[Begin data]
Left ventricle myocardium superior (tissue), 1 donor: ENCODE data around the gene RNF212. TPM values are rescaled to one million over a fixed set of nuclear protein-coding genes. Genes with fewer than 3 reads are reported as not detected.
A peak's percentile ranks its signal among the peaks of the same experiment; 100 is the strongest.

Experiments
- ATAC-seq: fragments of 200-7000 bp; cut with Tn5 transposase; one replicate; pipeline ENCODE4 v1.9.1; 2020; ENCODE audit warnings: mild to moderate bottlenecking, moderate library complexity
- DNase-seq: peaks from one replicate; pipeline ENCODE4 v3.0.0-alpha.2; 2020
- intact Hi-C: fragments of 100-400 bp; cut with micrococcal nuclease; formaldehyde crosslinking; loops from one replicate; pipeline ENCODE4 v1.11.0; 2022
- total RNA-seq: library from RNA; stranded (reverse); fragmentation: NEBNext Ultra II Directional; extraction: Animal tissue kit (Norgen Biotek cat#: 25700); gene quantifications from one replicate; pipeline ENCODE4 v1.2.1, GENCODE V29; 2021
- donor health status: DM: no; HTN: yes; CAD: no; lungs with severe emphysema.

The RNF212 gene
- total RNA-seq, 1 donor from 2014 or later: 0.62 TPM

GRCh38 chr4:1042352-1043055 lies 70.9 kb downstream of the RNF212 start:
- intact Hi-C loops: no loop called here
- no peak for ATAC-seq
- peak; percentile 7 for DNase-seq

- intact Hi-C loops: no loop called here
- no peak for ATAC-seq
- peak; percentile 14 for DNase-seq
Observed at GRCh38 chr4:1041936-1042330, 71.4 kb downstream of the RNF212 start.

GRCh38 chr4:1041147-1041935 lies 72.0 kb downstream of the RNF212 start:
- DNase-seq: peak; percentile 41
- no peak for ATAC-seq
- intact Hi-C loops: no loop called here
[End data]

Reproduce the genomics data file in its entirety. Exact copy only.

Left ventricle myocardium superior (tissue), 1 donor: ENCODE data around the gene RNF212. TPM values are rescaled to one million over a fixed set of nuclear protein-coding genes. Genes with fewer than 3 reads are reported as not detected.
A peak's percentile ranks its signal among the peaks of the same experiment; 100 is the strongest.

Experiments
- ATAC-seq: fragments of 200-7000 bp; cut with Tn5 transposase; one replicate; pipeline ENCODE4 v1.9.1; 2020; ENCODE audit warnings: mild to moderate bottlenecking, moderate library complexity
- DNase-seq: peaks from one replicate; pipeline ENCODE4 v3.0.0-alpha.2; 2020
- intact Hi-C: fragments of 100-400 bp; cut with micrococcal nuclease; formaldehyde crosslinking; loops from one replicate; pipeline ENCODE4 v1.11.0; 2022
- total RNA-seq: library from RNA; stranded (reverse); fragmentation: NEBNext Ultra II Directional; extraction: Animal tissue kit (Norgen Biotek cat#: 25700); gene quantifications from one replicate; pipeline ENCODE4 v1.2.1, GENCODE V29; 2021
- donor health status: DM: no; HTN: yes; CAD: no; lungs with severe emphysema.

The RNF212 gene
- total RNA-seq, 1 donor from 2014 or later: 0.62 TPM

GRCh38 chr4:1042352-1043055 lies 70.9 kb downstream of the RNF212 start:
- intact Hi-C loops: no loop called here
- no peak for ATAC-seq
- peak; percentile 7 for DNase-seq

- intact Hi-C loops: no loop called here
- no peak for ATAC-seq
- peak; percentile 14 for DNase-seq
Observed at GRCh38 chr4:1041936-1042330, 71.4 kb downstream of the RNF212 start.

GRCh38 chr4:1041147-1041935 lies 72.0 kb downstream of the RNF212 start:
- DNase-seq: peak; percentile 41
- no peak for ATAC-seq
- intact Hi-C loops: no loop called here